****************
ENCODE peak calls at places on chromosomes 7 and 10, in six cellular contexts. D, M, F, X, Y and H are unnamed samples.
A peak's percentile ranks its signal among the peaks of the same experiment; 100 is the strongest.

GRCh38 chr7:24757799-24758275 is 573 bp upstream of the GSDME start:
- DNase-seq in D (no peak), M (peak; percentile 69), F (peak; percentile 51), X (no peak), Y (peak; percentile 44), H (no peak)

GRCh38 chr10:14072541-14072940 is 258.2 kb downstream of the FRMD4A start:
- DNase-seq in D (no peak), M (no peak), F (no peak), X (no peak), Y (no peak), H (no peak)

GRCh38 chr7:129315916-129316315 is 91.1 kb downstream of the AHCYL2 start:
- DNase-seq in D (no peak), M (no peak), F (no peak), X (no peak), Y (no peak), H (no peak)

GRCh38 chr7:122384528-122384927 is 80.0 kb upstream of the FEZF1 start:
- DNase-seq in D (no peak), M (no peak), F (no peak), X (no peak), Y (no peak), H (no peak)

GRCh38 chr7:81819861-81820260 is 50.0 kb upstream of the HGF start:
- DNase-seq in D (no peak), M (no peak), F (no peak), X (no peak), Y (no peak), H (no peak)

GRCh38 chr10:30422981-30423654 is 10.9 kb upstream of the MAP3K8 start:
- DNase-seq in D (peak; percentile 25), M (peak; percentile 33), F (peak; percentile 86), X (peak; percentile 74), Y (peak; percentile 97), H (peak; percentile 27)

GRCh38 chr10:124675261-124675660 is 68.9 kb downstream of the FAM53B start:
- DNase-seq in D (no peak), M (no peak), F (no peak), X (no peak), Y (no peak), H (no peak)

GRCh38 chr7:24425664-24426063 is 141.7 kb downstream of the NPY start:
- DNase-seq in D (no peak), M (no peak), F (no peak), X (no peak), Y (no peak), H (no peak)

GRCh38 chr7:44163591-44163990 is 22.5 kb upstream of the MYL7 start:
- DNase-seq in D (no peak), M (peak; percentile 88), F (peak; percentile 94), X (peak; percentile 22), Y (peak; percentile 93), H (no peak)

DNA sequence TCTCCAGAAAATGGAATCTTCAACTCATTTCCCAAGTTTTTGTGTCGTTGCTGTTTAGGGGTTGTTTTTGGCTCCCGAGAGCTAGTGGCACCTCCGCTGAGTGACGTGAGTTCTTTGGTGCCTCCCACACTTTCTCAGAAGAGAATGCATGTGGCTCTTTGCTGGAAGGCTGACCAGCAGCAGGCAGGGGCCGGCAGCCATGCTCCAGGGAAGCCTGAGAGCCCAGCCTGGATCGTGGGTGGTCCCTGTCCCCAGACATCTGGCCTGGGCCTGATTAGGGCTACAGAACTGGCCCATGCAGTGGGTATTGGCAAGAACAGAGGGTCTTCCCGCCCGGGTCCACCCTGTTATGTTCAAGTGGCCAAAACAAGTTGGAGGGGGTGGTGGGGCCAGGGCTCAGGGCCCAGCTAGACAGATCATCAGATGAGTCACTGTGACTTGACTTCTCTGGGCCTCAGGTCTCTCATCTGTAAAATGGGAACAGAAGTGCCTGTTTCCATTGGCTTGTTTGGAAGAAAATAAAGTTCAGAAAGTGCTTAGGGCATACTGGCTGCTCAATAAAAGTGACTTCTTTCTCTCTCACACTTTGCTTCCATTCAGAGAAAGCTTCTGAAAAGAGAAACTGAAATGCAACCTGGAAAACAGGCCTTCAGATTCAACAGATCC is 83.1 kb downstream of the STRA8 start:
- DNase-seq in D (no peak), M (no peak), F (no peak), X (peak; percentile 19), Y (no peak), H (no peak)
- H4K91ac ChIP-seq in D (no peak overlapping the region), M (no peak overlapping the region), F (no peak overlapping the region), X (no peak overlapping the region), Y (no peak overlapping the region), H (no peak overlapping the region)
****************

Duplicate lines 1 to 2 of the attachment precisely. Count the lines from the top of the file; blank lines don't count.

ENCODE peak calls at places on chromosomes 7 and 10, in six cellular contexts. D, M, F, X, Y and H are unnamed samples.
A peak's percentile ranks its signal among the peaks of the same experiment; 100 is the strongest.